metta

Inner Disarmament: Stepping Stones to Peace

In these tumultuous times filled with such vitriol, I find myself feeling absolutely powerless. The unending waves of hatred, armed conflict, violence and xenophobia wash over me. What is within my power? The grand scale of the challenges seems to make any action I take seem inconsequential.

By nature I am an irrepressible optimist, and I find some comfort in something the Dalai Lama said: If you desire world peace, practice inner disarmament. Inner disarmament is not a part of our language or culture. Over the years I have struggled with what it means and how to cultivate it. I have been contemplating and really noticing my own anger and narrow-mindedness when it shows up.

At the time of the US invasion of Iraq, I realized there was something afoot in my interior life when I dreamed I was having a friendly discussion with George W. Bush over dinner. A wild idea no doubt for me as a confirmed progressive who was dead set against the invasion. The dream stunned and surprised me and opened for me some new way of seeing. At the dinner table this man ("W"), whom I had categorized and put in a box walled off by my own judgment and criticism was, after all, just a human being, doing what he thought best. The mere fact of our differences of opinion did not change our shared humanity. I listened. He listened. I was shocked that he actually was re-thinking his policy. (Oh, if only I were this powerful!) There was a startling take-away for me.

I realize that when certain feelings arise in me (hate, anger, and -- what is all too easy -- turning people into "others" for any reason), I lose my ability to hear what is being said, to understand the emotions present in the discussion, and to even imagine common ground. So real change starts with me and with each of us.

The first step for me is to notice the feelings and identify them. If I am really paying attention, I can catch myself before the feelings are in control of my mind, my mouth, and my actions. If I find myself wrapped up in a self-righteous story or justification for why someone else is wrong, I know I have to stop. If and when I truly listen, I am often surprised and moved by what I hear.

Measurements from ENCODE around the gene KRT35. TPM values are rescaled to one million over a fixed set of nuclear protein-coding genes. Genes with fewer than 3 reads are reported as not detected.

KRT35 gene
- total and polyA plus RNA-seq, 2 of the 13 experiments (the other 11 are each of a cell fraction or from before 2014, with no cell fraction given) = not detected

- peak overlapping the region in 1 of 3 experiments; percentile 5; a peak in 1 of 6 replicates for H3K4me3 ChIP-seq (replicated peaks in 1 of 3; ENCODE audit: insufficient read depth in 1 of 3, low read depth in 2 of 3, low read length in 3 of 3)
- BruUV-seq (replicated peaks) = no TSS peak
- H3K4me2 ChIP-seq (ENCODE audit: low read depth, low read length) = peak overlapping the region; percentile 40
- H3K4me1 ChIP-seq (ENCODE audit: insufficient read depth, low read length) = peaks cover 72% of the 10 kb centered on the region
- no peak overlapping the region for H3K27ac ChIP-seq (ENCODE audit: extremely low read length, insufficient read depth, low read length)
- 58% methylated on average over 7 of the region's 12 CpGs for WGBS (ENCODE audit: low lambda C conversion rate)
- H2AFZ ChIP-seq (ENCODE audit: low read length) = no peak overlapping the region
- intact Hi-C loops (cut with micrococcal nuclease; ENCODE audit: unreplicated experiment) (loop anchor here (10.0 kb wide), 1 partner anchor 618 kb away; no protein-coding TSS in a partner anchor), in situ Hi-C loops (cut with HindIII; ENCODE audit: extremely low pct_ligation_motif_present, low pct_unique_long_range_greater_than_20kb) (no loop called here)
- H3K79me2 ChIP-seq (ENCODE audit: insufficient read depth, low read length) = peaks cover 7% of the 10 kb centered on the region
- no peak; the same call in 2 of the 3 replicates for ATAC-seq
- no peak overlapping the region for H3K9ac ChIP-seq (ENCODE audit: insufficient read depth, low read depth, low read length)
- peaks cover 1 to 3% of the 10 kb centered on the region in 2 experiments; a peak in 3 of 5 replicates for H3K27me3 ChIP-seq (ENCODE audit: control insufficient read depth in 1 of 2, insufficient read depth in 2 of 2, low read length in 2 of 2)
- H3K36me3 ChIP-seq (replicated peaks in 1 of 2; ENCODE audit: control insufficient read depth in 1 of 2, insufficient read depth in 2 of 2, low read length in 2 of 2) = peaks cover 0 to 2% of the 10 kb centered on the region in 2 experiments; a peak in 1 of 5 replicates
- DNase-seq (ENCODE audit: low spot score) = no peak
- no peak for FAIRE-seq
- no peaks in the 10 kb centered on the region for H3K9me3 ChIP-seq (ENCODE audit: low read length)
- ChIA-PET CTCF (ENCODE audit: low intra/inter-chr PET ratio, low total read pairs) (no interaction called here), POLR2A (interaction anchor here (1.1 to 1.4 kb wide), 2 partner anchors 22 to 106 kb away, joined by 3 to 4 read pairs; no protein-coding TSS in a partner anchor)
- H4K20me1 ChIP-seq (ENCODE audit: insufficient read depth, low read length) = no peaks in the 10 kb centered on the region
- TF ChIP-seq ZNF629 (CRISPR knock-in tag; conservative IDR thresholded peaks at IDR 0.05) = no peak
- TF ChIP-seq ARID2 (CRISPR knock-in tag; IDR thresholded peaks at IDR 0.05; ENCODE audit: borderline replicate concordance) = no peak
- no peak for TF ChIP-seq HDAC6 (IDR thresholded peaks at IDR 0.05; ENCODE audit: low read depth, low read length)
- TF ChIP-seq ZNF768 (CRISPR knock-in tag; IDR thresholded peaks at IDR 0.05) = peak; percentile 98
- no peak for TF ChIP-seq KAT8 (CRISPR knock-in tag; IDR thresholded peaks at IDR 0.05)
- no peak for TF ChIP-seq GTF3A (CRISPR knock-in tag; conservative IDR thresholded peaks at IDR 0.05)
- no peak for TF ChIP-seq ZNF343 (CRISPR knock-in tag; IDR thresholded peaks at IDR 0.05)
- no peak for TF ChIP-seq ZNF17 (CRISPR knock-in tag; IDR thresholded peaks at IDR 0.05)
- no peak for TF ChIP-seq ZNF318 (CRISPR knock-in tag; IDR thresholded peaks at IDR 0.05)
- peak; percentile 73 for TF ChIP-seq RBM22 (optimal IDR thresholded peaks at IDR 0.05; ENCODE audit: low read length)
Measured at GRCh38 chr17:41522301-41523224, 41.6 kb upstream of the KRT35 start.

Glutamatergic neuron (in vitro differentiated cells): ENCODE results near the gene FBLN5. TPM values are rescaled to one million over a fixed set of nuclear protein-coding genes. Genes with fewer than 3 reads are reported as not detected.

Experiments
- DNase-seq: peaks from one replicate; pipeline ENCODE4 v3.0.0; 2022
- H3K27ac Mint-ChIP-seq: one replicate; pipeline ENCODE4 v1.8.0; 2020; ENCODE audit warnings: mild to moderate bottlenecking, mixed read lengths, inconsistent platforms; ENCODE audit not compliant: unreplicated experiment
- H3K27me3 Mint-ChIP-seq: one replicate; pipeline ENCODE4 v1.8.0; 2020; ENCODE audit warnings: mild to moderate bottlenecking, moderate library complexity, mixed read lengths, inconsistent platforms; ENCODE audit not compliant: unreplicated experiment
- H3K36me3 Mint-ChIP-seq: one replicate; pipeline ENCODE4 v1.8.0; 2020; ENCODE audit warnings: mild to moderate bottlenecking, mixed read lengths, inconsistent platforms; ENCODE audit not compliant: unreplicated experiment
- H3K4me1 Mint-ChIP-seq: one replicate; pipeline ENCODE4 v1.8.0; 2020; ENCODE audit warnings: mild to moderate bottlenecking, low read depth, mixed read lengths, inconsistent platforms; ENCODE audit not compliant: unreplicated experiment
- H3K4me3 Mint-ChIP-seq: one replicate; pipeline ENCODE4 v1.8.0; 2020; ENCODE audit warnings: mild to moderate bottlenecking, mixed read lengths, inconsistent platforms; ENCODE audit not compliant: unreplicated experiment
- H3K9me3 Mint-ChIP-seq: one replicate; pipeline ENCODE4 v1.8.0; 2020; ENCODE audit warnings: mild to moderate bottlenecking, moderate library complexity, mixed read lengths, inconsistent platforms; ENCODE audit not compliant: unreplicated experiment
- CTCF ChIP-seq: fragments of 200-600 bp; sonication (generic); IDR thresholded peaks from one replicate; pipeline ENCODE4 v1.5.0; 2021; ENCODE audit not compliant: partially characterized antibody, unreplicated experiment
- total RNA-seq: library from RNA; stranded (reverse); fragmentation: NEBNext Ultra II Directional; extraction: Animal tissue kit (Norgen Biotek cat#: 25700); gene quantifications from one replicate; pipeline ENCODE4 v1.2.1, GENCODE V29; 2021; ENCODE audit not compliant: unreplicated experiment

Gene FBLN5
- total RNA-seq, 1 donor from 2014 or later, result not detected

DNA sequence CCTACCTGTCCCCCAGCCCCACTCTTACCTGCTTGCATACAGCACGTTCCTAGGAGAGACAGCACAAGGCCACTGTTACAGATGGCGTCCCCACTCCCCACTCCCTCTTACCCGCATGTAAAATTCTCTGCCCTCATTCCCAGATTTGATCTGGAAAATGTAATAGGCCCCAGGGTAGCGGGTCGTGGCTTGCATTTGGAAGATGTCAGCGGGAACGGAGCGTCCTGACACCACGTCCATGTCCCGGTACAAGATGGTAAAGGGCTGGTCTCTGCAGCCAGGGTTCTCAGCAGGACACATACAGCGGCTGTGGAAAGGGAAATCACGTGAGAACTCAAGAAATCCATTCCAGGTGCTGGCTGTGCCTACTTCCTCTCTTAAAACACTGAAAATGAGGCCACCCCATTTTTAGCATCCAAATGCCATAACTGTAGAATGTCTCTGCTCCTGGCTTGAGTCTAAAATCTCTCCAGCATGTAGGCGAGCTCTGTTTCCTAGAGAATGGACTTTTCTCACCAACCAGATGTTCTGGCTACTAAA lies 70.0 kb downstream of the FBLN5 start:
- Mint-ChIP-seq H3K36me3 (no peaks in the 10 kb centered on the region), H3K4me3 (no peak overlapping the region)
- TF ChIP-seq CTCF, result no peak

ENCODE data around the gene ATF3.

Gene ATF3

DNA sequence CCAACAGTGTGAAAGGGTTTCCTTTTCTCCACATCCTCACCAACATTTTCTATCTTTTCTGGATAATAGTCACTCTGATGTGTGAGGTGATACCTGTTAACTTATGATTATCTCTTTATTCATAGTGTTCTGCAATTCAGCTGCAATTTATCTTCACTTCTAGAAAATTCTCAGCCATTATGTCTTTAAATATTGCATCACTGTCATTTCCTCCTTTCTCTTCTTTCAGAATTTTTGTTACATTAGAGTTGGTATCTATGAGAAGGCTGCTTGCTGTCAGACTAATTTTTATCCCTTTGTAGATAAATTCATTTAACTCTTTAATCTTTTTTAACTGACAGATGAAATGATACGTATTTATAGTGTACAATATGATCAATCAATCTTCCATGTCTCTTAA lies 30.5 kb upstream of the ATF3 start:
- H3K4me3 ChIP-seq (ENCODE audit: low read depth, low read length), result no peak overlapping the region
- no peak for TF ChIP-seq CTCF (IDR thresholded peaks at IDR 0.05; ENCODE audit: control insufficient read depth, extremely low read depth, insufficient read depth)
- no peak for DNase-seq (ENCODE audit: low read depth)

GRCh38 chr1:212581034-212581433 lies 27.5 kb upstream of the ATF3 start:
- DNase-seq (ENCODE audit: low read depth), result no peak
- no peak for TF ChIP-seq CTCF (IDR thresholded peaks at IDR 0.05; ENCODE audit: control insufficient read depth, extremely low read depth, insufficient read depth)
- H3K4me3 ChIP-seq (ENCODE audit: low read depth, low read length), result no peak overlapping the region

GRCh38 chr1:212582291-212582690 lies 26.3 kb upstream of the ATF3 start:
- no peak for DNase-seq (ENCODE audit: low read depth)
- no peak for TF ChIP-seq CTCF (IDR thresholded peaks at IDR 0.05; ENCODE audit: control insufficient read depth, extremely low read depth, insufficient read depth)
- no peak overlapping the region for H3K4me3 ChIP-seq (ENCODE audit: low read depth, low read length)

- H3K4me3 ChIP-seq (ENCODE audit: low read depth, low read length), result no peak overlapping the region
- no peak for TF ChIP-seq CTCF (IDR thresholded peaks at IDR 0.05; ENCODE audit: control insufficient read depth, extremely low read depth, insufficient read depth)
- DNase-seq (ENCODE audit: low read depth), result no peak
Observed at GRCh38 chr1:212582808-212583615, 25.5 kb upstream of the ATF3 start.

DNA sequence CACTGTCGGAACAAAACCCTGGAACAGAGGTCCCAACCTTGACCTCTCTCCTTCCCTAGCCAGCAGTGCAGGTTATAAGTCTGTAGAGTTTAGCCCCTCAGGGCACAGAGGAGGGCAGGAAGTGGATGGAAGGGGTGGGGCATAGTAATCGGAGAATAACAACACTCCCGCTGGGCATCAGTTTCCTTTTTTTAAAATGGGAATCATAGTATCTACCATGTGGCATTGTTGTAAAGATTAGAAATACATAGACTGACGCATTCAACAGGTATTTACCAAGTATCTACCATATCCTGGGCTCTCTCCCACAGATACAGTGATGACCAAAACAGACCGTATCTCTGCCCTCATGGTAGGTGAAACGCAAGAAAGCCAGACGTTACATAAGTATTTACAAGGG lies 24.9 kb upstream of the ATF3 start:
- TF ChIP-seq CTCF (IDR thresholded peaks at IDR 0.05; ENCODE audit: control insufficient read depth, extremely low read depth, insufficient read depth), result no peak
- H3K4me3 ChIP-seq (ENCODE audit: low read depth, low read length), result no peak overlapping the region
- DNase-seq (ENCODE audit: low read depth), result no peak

Does inner disarmament interest you? Consider this first step: Pause when you move towards or are already in a state of anger or agitation towards another person. In this moment of pausing, notice what you are feeling. You do not need to change anything but as you listen, recognize that your thoughts are colored by this emotion and just see what happens.

You may be tempted to dismiss this idea as naive. I am not saying there are not hateful words and behavior. But that is not all that is there. And if act from our own anger or hatred, there is no chance we can change anything.

 

 

 

 

Can I Love Myself, Just As I Am?

I am not a large-bodied person at the moment but I have found myself drawn repeatedly to Anna Guest-Jelley and her Curvy Yoga. I admire her courage as she owns and inhabits who she is, including having a curvy body!

As I read her blogs and those of others whose body shape may lead to shame, embarrassment, and even self-hate, I resonate with the message. And I have been reflecting on this, and all the subtle – and not so subtle – ways I reject myself. Is it possible to be enough, just as I am?

I know that this "not enough" feeling is fairly common and comes in many varieties: I am not thin enough, not smart enough, not active enough, not working at my potential, not earning enough, and on and on.

I want to own all of who I am. A 65-year-old woman. A mother and partner and widow. A person whose life is lived with the uncertainties of chronic disease and intermittent pain and less physical ability than you might expect if you met me. I have what some might call an "invisible disability". And, although I am not overweight, shadows of that earlier time haunt me every day. I still spend too much time thinking about the impression I am going to create.

But amazingly, when I come fully into movement, breathing, or meditation, all of this disappears. Then I know I am enough just as I am. I know that I am part of a beautiful universe that is perfect and imperfect all at the same time. My challenge is to bring that "enough-ness" into all of who I am and all of what I do.

I know that my yoga practice helps me expand this sense of owning all of who I am, including the things I am not. And I also see how pervasive the thoughts and patterns are.

What parts of you are "not enough"?

What helps you to move from self-criticism to embracing who you are, right now?